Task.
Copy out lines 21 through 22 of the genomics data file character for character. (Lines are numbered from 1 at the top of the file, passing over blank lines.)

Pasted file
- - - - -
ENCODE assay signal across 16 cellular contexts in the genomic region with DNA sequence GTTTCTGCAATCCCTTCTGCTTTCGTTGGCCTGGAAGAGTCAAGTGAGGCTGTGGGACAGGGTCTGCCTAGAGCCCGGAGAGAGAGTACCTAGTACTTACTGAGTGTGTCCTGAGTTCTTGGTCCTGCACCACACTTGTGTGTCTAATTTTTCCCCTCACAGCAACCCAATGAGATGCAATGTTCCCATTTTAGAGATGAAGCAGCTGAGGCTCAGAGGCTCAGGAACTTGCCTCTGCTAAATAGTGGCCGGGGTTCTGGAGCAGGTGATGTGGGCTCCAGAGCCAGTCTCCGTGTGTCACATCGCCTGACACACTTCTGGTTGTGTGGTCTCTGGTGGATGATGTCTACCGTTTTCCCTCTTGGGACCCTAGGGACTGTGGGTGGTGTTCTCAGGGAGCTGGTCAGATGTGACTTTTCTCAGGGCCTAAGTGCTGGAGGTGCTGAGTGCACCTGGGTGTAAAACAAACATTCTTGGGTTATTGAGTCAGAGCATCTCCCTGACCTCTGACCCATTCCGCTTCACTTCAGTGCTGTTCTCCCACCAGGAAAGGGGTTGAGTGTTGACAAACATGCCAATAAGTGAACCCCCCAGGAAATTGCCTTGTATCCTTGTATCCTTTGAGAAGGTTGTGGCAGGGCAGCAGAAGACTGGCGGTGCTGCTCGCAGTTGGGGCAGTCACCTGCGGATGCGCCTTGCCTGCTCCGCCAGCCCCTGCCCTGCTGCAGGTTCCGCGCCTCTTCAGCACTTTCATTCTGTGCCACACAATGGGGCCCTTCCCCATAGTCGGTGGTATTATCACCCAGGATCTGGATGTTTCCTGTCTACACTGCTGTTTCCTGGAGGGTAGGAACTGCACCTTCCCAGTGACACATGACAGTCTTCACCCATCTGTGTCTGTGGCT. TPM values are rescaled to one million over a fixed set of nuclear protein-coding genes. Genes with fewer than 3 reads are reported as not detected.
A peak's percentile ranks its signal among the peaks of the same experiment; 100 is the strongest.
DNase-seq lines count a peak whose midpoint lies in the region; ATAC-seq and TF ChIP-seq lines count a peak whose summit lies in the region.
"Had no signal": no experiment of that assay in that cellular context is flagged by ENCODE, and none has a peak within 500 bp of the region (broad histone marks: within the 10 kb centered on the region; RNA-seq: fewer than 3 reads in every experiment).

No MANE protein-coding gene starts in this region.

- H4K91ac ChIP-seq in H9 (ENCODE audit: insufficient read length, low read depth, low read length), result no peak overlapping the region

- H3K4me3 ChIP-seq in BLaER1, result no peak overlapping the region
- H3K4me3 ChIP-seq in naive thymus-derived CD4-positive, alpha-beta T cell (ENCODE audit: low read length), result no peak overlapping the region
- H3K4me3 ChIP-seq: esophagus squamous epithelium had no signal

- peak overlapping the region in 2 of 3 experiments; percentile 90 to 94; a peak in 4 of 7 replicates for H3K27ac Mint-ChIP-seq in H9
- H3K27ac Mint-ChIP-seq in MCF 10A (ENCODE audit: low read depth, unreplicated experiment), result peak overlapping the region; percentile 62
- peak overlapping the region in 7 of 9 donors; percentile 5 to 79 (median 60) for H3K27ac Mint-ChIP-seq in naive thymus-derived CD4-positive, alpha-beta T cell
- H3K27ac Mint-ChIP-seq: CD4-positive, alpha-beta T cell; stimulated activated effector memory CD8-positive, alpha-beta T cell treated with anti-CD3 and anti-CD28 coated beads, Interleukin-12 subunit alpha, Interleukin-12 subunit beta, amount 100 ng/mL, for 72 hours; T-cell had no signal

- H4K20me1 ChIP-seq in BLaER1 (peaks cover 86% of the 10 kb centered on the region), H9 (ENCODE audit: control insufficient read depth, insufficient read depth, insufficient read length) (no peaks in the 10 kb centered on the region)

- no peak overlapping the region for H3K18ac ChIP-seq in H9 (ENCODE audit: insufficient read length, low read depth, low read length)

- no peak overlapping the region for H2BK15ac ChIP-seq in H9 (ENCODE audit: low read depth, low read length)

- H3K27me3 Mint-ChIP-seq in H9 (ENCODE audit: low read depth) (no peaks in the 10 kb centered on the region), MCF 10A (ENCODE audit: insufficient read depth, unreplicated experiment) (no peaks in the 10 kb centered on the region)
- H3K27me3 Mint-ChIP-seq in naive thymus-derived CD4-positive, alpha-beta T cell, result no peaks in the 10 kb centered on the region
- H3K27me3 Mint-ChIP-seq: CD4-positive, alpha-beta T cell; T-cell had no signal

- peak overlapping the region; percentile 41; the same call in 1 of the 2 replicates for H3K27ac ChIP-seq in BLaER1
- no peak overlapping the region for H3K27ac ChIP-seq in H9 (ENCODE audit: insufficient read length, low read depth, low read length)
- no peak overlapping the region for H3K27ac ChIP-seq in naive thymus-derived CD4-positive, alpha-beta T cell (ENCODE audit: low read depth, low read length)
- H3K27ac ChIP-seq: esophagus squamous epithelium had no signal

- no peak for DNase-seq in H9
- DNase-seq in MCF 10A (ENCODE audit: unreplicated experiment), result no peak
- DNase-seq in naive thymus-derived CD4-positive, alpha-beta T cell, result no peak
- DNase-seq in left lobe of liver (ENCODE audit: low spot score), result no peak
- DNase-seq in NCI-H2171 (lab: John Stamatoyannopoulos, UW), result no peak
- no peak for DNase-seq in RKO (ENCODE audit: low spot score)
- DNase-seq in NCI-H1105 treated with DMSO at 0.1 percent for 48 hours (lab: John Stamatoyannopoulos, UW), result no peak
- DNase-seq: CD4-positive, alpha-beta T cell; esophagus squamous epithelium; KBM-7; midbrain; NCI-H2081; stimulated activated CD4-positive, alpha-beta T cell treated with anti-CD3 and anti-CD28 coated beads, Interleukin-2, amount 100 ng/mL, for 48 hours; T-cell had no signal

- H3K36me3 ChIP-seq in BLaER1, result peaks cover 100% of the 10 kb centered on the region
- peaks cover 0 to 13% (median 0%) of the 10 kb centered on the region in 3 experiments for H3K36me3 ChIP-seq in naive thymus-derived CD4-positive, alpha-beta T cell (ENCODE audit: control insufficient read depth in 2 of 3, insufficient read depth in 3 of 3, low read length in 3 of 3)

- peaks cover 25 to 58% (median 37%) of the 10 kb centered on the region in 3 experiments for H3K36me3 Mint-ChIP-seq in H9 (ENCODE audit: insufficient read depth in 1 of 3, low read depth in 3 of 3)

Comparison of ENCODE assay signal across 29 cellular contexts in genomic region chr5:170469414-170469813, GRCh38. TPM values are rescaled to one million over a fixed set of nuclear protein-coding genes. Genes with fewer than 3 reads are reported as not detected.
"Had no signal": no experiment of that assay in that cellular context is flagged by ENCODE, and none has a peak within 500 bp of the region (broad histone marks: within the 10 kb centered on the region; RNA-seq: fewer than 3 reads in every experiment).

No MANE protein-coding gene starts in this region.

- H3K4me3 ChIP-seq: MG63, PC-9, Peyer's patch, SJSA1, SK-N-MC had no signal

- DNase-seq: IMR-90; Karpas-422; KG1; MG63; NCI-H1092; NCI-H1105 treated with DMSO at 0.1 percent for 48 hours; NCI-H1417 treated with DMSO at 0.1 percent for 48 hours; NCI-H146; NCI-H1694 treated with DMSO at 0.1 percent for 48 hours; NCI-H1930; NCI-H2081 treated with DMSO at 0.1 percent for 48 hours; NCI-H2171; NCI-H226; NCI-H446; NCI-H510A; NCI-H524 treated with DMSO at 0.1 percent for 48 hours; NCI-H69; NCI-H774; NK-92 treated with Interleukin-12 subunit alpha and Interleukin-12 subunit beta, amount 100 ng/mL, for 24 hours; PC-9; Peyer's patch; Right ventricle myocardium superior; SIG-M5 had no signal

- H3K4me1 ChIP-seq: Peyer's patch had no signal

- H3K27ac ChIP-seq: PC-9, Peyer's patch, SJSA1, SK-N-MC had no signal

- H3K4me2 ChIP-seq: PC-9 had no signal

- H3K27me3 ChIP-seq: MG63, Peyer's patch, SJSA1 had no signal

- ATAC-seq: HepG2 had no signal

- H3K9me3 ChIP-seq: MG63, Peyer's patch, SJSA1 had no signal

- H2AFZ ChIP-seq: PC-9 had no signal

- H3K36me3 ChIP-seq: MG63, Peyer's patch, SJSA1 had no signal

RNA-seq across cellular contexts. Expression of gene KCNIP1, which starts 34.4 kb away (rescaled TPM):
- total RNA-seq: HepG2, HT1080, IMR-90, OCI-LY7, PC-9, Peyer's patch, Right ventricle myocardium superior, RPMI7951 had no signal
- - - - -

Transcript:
- no peak overlapping the region for H3K27ac ChIP-seq in H9 (ENCODE audit: insufficient read length, low read depth, low read length)
- no peak overlapping the region for H3K27ac ChIP-seq in naive thymus-derived CD4-positive, alpha-beta T cell (ENCODE audit: low read depth, low read length)